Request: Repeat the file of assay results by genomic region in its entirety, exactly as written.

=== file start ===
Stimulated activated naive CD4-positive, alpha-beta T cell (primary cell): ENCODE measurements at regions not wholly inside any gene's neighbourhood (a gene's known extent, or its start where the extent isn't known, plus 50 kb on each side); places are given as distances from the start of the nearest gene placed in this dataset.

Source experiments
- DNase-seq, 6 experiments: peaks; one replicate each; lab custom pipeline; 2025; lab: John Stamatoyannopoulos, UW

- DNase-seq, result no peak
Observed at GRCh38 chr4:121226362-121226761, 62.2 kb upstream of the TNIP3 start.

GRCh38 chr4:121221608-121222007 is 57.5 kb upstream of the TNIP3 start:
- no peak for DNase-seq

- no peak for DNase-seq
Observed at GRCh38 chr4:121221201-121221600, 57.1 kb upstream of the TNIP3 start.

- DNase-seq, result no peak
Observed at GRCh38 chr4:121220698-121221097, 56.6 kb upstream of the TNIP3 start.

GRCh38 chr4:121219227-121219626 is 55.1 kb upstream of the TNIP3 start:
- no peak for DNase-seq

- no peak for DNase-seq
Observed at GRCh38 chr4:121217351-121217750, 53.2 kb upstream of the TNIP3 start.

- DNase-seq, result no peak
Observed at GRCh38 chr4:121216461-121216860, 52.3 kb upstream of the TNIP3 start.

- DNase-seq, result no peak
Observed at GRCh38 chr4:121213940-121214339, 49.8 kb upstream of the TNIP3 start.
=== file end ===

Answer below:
Stimulated activated naive CD4-positive, alpha-beta T cell (primary cell): ENCODE measurements at regions not wholly inside any gene's neighbourhood (a gene's known extent, or its start where the extent isn't known, plus 50 kb on each side); places are given as distances from the start of the nearest gene placed in this dataset.

Source experiments
- DNase-seq, 6 experiments: peaks; one replicate each; lab custom pipeline; 2025; lab: John Stamatoyannopoulos, UW

- DNase-seq, result no peak
Observed at GRCh38 chr4:121226362-121226761, 62.2 kb upstream of the TNIP3 start.

GRCh38 chr4:121221608-121222007 is 57.5 kb upstream of the TNIP3 start:
- no peak for DNase-seq

- no peak for DNase-seq
Observed at GRCh38 chr4:121221201-121221600, 57.1 kb upstream of the TNIP3 start.

- DNase-seq, result no peak
Observed at GRCh38 chr4:121220698-121221097, 56.6 kb upstream of the TNIP3 start.

GRCh38 chr4:121219227-121219626 is 55.1 kb upstream of the TNIP3 start:
- no peak for DNase-seq

- no peak for DNase-seq
Observed at GRCh38 chr4:121217351-121217750, 53.2 kb upstream of the TNIP3 start.

- DNase-seq, result no peak
Observed at GRCh38 chr4:121216461-121216860, 52.3 kb upstream of the TNIP3 start.

- DNase-seq, result no peak
Observed at GRCh38 chr4:121213940-121214339, 49.8 kb upstream of the TNIP3 start.